Everybody knows that it is not ideal to run on minimal amounts of sleep. It makes you cranky, susceptible to binge eating, and you just plain don’t feel well. Well, in addition to the very obvious symptoms of not getting enough rest, there are so serious implications to long-term sleep deprevation. Read on for more details…
1. You’ll incur some minor brain damage.
Researchers at Stanford University and Washington Medical School have found that just one night of bad sleep is enough to raise levels of amyloid beta. This is a substance that’s incredibly toxic to nerve cells. On top of that, another study showed that just one all-nighter can result in significant signs of brain tissue loss. So, simply put, even just one night of poor sleep can give you minor brain damage.
2. You’ll be hungrier and prone to making bad food choices.
This one feels a little more obvious, but there is scientific reseasons behind why you eat so much when you’re tired. There are two hormones that control feelings of hunger and fullness. Without enough sleep, these hormones lag, which makes you feel hungrier and you’ll likely find yourself overeating. On top of that, studies have found short-term sleep loss makes you crave high-calorie, high-carb foods.
3. Your insulin sensitivity will be like if you’ve been on a high-fat diet for 6 months.
According to a study out of Cedars-Sinai Medical Center in Los Angeles, one night of bad sleep can lower your body’s sensitivity to insulin. A decrease in sensitivity to insulin or “insulin resistance” makes your body unable to keep blood sugar stable, which can eventually lead to Type 2 diabetes.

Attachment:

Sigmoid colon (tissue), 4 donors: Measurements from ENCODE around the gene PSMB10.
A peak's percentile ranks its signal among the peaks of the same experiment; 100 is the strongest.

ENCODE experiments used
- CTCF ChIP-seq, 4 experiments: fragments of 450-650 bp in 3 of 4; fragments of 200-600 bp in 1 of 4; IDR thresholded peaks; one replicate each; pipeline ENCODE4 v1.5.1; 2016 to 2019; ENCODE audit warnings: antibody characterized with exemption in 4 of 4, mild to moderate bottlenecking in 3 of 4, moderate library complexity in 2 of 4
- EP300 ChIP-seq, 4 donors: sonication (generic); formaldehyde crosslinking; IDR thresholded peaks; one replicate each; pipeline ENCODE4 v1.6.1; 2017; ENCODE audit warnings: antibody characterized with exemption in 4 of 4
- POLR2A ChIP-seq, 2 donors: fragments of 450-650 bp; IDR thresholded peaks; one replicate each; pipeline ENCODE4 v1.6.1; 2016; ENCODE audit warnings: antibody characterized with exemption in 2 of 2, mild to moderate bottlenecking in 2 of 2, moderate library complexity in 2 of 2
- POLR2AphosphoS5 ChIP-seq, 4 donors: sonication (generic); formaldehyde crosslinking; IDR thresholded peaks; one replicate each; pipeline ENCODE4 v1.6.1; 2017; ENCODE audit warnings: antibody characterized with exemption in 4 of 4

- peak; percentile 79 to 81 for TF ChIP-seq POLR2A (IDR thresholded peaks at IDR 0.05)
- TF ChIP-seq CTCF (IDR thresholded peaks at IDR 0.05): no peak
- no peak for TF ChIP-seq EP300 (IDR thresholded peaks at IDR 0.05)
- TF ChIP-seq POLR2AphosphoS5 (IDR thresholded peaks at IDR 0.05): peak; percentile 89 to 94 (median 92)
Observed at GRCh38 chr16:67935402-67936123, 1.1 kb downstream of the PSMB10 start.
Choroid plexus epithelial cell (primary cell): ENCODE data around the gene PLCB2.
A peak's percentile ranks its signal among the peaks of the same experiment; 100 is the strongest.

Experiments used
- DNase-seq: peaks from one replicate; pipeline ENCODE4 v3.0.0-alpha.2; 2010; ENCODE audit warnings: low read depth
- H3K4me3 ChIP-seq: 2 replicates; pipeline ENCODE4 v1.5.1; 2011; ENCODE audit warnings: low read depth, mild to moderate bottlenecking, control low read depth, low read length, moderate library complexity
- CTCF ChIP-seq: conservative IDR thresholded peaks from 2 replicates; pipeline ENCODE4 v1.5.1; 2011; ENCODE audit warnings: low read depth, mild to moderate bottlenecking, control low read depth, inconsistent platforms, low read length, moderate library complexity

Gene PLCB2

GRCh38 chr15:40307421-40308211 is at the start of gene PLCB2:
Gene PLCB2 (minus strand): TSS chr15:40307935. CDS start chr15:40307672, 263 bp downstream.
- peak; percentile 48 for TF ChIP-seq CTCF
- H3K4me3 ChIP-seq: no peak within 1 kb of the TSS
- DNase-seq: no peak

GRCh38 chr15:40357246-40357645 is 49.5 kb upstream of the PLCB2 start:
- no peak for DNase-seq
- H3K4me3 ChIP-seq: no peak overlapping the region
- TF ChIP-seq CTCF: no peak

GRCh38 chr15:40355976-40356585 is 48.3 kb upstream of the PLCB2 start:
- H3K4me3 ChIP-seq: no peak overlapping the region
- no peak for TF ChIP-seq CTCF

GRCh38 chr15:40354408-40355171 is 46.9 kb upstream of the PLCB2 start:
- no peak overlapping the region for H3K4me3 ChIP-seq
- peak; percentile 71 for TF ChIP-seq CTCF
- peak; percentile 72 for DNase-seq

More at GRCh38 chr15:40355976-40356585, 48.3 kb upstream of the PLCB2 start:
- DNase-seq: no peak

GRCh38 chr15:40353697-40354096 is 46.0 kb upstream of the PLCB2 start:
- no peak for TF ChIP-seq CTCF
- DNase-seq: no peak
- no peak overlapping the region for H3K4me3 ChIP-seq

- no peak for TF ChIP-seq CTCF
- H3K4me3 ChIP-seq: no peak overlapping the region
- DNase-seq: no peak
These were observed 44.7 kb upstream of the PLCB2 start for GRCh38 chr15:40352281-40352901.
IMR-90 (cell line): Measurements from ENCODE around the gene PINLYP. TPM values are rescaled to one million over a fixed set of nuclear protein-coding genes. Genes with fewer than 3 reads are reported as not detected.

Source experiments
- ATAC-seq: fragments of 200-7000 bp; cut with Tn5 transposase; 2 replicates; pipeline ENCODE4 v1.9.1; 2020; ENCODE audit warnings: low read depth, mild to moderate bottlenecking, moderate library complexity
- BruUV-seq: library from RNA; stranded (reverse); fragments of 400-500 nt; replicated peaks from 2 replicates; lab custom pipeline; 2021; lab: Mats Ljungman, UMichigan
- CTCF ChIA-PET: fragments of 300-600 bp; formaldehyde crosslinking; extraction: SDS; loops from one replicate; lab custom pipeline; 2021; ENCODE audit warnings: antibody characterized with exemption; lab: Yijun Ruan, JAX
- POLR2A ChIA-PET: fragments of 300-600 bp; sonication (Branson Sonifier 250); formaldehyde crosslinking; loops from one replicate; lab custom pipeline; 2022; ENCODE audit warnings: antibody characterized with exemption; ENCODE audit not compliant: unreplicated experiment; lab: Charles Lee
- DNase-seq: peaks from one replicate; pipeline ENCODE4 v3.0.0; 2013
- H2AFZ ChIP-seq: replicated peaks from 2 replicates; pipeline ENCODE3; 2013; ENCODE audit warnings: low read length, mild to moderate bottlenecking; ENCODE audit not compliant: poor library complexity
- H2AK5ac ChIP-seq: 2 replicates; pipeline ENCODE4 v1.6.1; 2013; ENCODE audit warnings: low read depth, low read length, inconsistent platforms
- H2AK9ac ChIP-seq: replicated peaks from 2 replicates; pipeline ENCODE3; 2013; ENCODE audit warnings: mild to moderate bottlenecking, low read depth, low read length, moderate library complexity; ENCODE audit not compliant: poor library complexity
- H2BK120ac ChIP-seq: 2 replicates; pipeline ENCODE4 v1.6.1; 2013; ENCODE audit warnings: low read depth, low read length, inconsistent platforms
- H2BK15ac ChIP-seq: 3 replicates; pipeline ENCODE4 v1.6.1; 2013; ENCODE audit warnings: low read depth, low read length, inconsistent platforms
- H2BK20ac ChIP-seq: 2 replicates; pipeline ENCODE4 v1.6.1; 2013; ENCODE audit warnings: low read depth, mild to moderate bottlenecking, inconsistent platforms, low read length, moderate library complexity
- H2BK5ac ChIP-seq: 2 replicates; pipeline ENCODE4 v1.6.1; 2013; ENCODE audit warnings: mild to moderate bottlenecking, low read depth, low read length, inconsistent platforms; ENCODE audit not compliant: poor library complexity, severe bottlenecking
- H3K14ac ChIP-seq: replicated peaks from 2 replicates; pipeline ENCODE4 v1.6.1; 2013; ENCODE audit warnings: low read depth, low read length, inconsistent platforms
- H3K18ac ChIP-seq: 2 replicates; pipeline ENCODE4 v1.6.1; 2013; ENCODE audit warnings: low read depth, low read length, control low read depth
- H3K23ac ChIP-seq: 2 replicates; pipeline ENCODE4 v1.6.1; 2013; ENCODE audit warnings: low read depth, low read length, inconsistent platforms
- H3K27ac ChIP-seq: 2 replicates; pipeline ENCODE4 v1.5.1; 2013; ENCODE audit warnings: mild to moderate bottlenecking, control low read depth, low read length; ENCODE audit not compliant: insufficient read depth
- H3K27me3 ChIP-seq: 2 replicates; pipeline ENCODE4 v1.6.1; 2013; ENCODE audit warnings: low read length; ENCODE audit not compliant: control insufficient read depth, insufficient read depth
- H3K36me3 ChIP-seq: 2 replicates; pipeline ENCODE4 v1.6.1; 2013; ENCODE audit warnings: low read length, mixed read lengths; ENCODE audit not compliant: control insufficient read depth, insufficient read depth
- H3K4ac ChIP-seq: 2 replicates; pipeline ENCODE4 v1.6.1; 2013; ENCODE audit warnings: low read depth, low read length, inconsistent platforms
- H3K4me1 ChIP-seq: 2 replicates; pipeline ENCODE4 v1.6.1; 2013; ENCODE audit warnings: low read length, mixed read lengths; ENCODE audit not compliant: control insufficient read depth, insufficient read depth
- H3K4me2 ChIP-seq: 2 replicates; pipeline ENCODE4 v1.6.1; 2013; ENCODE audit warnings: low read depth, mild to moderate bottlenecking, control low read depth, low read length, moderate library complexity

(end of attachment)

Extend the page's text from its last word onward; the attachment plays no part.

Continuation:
4. You’ll be 4 times more likely to catch a cold.
When you’re sleeping is when your immune system builds up its forces for fighting off bacteria and viruses. The less sleep you get, the more weakened your immune system becomes. One study exposed subjects to a common cold virus and found that those who slept less than 6 hours a night during the prior week were 4 times more likely to get a cold.
5. You can become 73% more prone to injuries.
In a 2014 study of competitive young athletes, the correlation between sleep loss and sports injury was staggering. Those who averaged 9 hours of sleep a night had about an 18% chance of injury, whereas those who averaged 8 hours a night had a 35% chance. To continue, those who averaged 7 hours a night had about a 60% chance and those who averaged 6 hours of sleep a night had a 73% chance of injury. The connection between sleep loss and injury is more than evident.